A report recently published by Spanish retail bank Bankinter suggests property prices will rise for the first time since 2008, when they peaked and subsequently started the steep descent ushered in by the international financial crisis and the Spanish property market crisis it triggered.
Average house price movements across the country, which is what the report focuses on, appear to have levelled off in the earlier part of this year, when the resumption of demand in areas across the country was strong enough to halt any further decline in property values.
The first areas to reach this situation were Mallorca, Ibiza and the Costa del Sol, whose turning point came in 2012, followed by Madrid, Barcelona and cities such as Valencia, Sevilla, Málaga and Bilbao. By 2015 the recovery had spread to large parts of the country, leaving only areas such as Extremadura, La Mancha and some of the rural northern regions to still register drops in prices. Now growth is gathering pace across the country, as evidenced by new construction activity, these regions too are expected to slowly recover and stabilise in terms of values.
Where nominal house prices still showed a year-on-year drop of 1,6% on a national level in 2013, by 2014 they had levelled off and for the immediate future an annual increase of 2,5% is predicted, taking prices back to the boom-year level of 2004 by 2016. It may, however, still be a while before the previous peak of 2008 is surpassed, as while luxury markets such as Marbella are forging ahead strongly there remains a glut of properties in some parts of the country. It is only once stock of this kind is totally absorbed that prices will really begin to recover across the county.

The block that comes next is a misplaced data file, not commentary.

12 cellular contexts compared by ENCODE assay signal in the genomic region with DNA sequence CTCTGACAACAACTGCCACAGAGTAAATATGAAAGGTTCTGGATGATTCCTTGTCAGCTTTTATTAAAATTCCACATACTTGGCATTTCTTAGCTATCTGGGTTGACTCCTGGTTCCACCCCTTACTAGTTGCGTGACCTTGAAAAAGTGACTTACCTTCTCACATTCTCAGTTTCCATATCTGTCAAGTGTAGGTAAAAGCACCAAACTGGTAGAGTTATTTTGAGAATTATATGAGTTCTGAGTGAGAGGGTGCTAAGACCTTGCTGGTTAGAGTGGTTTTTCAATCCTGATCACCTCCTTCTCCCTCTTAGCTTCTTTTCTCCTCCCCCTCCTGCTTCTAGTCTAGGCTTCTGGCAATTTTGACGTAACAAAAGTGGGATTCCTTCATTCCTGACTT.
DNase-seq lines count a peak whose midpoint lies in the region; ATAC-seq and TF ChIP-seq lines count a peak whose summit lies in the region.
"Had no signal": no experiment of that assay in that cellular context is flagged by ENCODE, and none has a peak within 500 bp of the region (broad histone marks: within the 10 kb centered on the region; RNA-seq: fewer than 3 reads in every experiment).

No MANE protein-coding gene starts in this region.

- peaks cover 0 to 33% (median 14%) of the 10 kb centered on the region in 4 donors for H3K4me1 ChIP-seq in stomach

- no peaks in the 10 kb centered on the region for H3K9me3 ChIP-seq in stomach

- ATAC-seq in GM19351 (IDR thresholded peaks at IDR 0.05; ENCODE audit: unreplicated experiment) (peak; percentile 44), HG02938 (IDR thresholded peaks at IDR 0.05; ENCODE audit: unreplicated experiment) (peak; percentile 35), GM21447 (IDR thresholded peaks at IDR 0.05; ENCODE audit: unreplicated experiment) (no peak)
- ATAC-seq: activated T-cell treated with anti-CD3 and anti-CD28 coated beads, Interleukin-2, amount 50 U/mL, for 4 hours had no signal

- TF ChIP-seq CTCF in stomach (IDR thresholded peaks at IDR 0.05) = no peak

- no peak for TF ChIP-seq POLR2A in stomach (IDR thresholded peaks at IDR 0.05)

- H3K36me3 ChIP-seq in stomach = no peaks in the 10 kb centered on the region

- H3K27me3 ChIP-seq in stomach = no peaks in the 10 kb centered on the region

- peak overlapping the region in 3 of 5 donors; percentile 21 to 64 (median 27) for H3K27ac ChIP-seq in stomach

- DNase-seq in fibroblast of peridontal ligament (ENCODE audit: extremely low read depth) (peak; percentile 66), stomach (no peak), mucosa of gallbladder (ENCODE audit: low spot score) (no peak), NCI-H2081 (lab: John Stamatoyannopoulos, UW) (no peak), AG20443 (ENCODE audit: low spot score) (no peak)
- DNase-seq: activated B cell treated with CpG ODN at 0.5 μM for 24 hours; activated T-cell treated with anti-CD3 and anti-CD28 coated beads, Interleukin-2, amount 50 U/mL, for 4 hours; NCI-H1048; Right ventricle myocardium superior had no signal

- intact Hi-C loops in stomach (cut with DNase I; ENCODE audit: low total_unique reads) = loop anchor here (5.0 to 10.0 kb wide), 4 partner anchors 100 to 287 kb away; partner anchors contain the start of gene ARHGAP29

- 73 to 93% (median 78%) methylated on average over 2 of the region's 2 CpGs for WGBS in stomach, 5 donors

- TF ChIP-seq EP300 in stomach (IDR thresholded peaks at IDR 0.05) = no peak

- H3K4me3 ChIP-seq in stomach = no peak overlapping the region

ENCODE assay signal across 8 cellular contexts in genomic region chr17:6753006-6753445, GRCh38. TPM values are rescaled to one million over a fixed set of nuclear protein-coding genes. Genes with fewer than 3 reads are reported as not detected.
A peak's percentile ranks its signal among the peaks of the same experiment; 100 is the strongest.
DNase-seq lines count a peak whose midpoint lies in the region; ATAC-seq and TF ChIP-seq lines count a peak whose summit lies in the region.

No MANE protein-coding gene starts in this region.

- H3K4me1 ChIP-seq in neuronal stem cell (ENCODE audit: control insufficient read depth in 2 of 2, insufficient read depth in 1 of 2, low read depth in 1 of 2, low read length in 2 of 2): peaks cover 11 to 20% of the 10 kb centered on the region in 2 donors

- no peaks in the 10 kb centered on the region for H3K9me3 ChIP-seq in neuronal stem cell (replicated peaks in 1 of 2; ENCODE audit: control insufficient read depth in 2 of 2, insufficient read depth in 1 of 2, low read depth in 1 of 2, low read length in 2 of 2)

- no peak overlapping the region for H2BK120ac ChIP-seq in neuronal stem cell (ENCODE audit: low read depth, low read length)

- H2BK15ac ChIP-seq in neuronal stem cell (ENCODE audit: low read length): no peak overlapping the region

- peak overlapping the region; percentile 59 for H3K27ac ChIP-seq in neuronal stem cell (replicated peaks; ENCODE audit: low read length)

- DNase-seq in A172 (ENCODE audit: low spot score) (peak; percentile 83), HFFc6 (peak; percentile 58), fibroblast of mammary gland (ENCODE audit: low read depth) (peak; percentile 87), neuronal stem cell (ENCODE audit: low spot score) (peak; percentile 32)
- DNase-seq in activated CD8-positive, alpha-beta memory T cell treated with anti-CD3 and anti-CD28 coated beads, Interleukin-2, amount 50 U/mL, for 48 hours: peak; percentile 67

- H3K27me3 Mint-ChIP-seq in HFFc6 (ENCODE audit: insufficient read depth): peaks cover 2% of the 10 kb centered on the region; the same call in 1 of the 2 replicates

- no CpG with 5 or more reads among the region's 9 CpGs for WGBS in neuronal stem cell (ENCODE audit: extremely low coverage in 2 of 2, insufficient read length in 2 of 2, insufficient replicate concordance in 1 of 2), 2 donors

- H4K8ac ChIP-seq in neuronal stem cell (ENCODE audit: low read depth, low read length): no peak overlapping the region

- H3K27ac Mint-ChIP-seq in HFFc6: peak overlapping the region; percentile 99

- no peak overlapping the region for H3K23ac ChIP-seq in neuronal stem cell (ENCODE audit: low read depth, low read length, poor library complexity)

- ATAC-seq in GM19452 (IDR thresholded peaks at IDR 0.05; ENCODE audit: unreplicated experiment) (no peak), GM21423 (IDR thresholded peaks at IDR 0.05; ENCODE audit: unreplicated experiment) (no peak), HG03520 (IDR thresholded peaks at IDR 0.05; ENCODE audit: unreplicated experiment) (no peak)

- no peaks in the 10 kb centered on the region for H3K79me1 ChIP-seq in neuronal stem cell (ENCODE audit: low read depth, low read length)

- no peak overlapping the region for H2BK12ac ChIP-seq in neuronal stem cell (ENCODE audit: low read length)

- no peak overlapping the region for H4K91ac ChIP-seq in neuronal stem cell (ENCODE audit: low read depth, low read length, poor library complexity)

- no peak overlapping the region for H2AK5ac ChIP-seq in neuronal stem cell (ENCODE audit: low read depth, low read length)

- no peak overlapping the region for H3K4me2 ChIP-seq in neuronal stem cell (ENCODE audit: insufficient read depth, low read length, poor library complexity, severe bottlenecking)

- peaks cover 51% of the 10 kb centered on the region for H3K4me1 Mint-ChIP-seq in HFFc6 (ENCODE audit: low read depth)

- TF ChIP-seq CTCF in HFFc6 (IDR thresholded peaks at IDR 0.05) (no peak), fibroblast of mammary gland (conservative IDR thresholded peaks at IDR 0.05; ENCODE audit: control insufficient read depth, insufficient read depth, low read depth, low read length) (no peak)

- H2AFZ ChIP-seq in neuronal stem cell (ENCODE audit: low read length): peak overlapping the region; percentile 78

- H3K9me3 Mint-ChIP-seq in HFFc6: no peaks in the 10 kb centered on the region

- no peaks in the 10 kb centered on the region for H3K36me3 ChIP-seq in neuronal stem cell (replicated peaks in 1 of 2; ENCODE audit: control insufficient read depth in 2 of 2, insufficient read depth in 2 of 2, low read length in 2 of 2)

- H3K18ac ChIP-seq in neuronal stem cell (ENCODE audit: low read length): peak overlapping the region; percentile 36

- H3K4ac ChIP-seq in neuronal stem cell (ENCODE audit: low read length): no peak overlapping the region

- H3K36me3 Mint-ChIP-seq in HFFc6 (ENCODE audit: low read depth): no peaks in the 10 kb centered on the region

Having said that, already property values are outpacing the official CPI (Consumer Price Index) inflation rate, and are expected to pull further ahead in the coming years. This means that real estate is again becoming a good investment that outperforms the markets as it – particularly in strong areas such as Marbella – grows on the back of strong demand. As economic growth (expected to be 3% this year) gathers pace, unemployment drops and wages slowly begin to rise, this effect will spread across the country.
Another factor that should be reinforcing the national market is the strengthening of the banks over the past few years and the resultant return of mortgage lending – currently at highly attractive low interest rates. What’s more, at 33% the affordability ratio of property in relation to incomes is now at a far healthier level than the 49% it had reached by 2008, when property price increases far outstripped the growth of income and savings. All these factors point to recovery and growth in the Spanish real estate market, with the accompanying upward movement in property prices.